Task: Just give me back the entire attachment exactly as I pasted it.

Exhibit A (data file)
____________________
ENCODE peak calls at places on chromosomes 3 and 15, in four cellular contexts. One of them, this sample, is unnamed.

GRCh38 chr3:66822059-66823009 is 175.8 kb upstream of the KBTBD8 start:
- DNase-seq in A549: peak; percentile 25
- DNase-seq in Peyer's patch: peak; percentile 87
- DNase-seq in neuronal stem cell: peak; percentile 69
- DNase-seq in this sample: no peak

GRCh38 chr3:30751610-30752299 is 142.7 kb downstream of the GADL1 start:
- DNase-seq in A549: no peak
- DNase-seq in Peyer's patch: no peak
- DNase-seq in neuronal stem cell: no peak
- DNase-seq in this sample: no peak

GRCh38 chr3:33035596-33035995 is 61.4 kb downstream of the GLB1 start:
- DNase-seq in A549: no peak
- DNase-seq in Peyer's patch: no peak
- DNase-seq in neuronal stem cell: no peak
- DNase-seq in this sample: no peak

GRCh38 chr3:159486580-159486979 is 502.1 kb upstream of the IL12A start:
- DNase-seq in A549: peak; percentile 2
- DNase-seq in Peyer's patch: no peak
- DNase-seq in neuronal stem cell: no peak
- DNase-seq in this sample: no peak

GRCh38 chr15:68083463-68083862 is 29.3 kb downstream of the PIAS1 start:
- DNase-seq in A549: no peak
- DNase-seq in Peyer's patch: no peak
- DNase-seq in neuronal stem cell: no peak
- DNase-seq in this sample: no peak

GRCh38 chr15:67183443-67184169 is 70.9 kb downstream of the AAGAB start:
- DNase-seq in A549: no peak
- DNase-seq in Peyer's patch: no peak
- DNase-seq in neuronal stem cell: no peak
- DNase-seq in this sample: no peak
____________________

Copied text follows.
ENCODE peak calls at places on chromosomes 3 and 15, in four cellular contexts. One of them, this sample, is unnamed.

GRCh38 chr3:66822059-66823009 is 175.8 kb upstream of the KBTBD8 start:
- DNase-seq in A549: peak; percentile 25
- DNase-seq in Peyer's patch: peak; percentile 87
- DNase-seq in neuronal stem cell: peak; percentile 69
- DNase-seq in this sample: no peak

GRCh38 chr3:30751610-30752299 is 142.7 kb downstream of the GADL1 start:
- DNase-seq in A549: no peak
- DNase-seq in Peyer's patch: no peak
- DNase-seq in neuronal stem cell: no peak
- DNase-seq in this sample: no peak

GRCh38 chr3:33035596-33035995 is 61.4 kb downstream of the GLB1 start:
- DNase-seq in A549: no peak
- DNase-seq in Peyer's patch: no peak
- DNase-seq in neuronal stem cell: no peak
- DNase-seq in this sample: no peak

GRCh38 chr3:159486580-159486979 is 502.1 kb upstream of the IL12A start:
- DNase-seq in A549: peak; percentile 2
- DNase-seq in Peyer's patch: no peak
- DNase-seq in neuronal stem cell: no peak
- DNase-seq in this sample: no peak

GRCh38 chr15:68083463-68083862 is 29.3 kb downstream of the PIAS1 start:
- DNase-seq in A549: no peak
- DNase-seq in Peyer's patch: no peak
- DNase-seq in neuronal stem cell: no peak
- DNase-seq in this sample: no peak

GRCh38 chr15:67183443-67184169 is 70.9 kb downstream of the AAGAB start:
- DNase-seq in A549: no peak
- DNase-seq in Peyer's patch: no peak
- DNase-seq in neuronal stem cell: no peak
- DNase-seq in this sample: no peak